Halloween, 1984

It’s hard to realize or even be aware of congruent events in one’s life until hindsight makes them clear. One of the things that I can recall about being a child in 3HO was this feeling of foggy confusion around what grown-ups were doing and discussing, and around big international events that seemed to be relevant to our “way of life”.

The biggest and scariest event while in India was the assassination of the Prime Minister Indira Ghandi by her Sikh bodyguards. This took place on October 31, 1984, and from our perspective (the 3HO kids at GNFC) it seemed like the beginning of World War Three. Much confusion and fear revolved around this incident for us as kids, and most, if not all, of the facts were concealed from us. When we wanted to know why “our people” would do that, I remember being told that they weren’t really Sikhs, they were just dressed up like Sikhs.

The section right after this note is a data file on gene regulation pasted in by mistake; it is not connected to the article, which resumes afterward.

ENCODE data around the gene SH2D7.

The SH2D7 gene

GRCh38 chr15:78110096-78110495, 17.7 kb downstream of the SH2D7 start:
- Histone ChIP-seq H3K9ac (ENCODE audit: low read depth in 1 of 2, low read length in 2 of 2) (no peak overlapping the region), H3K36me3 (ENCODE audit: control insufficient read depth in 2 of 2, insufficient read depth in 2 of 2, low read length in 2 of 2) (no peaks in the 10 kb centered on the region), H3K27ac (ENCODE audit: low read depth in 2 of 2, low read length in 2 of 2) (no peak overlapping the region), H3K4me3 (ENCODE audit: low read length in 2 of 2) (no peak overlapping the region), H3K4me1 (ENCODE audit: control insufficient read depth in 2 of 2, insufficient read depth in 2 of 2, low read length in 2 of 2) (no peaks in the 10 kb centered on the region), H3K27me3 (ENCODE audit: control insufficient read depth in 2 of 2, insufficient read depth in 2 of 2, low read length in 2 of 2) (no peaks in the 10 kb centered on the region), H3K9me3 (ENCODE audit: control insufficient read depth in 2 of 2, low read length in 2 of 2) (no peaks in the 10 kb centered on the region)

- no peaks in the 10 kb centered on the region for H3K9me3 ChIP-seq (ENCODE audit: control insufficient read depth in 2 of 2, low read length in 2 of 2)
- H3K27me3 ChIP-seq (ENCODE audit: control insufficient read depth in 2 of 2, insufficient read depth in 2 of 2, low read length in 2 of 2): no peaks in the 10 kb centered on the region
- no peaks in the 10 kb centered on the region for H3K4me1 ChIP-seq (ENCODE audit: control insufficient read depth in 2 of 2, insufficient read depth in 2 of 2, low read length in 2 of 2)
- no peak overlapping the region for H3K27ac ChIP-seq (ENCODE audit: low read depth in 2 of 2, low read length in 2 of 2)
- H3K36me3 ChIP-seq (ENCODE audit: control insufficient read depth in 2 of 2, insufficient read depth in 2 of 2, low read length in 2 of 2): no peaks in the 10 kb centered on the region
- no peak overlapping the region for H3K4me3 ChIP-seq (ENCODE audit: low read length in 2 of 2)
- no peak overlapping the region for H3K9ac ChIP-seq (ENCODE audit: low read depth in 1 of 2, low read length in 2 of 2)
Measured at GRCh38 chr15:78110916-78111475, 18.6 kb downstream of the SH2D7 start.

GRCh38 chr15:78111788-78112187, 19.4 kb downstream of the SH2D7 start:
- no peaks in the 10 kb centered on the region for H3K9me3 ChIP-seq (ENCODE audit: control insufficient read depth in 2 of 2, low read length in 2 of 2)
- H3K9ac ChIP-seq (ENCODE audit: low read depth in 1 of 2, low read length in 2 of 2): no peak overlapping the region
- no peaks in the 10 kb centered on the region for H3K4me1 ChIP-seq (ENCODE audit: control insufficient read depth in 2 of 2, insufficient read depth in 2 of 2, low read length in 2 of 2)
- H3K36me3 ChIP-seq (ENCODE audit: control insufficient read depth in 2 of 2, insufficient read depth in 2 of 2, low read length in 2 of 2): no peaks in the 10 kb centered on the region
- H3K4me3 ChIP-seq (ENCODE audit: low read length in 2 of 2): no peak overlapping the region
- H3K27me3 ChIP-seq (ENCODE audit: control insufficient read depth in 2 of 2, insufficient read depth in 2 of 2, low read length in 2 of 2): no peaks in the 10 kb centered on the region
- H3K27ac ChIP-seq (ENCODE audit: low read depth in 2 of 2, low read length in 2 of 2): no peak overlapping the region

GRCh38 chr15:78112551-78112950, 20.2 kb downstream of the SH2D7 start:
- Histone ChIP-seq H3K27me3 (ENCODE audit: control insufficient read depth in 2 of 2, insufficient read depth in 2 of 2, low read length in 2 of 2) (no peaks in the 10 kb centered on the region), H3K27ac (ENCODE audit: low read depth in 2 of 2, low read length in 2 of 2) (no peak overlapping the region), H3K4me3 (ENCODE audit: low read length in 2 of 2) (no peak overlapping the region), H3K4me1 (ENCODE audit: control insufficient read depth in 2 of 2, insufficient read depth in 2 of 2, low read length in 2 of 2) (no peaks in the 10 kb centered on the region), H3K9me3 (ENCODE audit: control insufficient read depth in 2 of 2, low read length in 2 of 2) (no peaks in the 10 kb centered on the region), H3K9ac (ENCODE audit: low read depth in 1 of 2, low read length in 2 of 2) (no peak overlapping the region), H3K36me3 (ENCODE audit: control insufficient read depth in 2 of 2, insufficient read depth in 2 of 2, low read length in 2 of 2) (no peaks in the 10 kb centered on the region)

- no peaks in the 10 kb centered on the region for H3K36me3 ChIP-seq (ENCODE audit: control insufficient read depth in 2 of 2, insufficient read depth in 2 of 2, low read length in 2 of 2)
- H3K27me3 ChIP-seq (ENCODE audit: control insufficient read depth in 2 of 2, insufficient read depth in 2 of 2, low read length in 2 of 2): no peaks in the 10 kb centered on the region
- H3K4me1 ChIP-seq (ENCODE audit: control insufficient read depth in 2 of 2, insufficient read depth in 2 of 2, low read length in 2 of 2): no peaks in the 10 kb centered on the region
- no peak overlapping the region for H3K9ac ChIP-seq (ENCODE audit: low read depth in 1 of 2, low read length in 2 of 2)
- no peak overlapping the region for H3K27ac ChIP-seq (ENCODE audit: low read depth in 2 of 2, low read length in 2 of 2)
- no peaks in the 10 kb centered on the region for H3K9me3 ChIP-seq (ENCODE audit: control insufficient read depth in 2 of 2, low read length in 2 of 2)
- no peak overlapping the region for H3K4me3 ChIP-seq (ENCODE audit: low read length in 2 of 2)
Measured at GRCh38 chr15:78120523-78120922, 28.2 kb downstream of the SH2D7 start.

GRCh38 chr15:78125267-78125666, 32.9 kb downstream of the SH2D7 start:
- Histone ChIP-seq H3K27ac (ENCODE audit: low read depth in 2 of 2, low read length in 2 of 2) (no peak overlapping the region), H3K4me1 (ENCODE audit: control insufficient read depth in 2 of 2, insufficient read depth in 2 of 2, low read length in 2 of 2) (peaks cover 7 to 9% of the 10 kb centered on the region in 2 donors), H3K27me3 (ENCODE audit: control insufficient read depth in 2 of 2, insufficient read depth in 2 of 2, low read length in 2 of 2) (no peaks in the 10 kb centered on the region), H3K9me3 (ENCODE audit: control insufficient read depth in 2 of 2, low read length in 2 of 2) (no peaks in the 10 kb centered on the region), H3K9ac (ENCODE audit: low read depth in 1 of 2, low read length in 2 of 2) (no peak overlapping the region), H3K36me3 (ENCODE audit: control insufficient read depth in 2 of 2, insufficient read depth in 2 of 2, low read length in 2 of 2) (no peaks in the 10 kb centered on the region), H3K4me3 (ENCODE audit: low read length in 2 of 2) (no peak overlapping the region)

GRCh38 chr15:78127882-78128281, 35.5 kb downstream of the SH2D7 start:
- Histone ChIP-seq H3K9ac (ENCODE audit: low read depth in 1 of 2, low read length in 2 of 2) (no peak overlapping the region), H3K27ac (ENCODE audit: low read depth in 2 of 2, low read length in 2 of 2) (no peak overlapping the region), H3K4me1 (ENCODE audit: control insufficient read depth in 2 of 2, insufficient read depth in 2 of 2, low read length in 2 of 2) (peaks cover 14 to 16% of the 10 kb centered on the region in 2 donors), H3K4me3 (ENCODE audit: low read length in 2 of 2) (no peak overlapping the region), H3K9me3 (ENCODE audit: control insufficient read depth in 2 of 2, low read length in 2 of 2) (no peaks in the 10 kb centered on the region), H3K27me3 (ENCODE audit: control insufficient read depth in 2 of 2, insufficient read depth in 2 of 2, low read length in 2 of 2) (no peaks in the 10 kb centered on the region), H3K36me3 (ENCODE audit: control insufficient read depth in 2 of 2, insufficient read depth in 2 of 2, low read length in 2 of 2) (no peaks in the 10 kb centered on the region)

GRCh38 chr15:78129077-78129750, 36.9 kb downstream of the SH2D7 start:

One of the facts that strikes me as particularly scary is that in 1982 and 83 (the same time those photos below were taken) we were housed literally in the very same hostel, Nanak Niwas, as some seriously controversial and leading figures in the Khalistan Separatist Movement – the very same folks who plotted her assassination. One such character was Jarnail Singh Bindranwale, who resided there from 1982 until December 1983 when he and his army took residence in the Akal Takht, ultimately leading to Operation Blue Star, a move by Indira Ghandi that quickened the spiral of violence and upheaval in Punjab. After her assassination, we were not permitted to travel to Punjab until 1990.

If it hadn’t been my very first visit to India, and if I hadn’t been so young, it’s possible I’d be aware that being in Amritsar full of armed guards wasn’t the normal way of life. But because the adults had been told they were in good company, I think I and the others disassociated from the possibilities of real violence and came to accept that India was simply a volatile place, and that’s the way it was going to be, “It’s better than America”. (as a footnote, the armed militia and policemen were little threat compared to the onslaughts and harangues of Nanak Dev and his goons).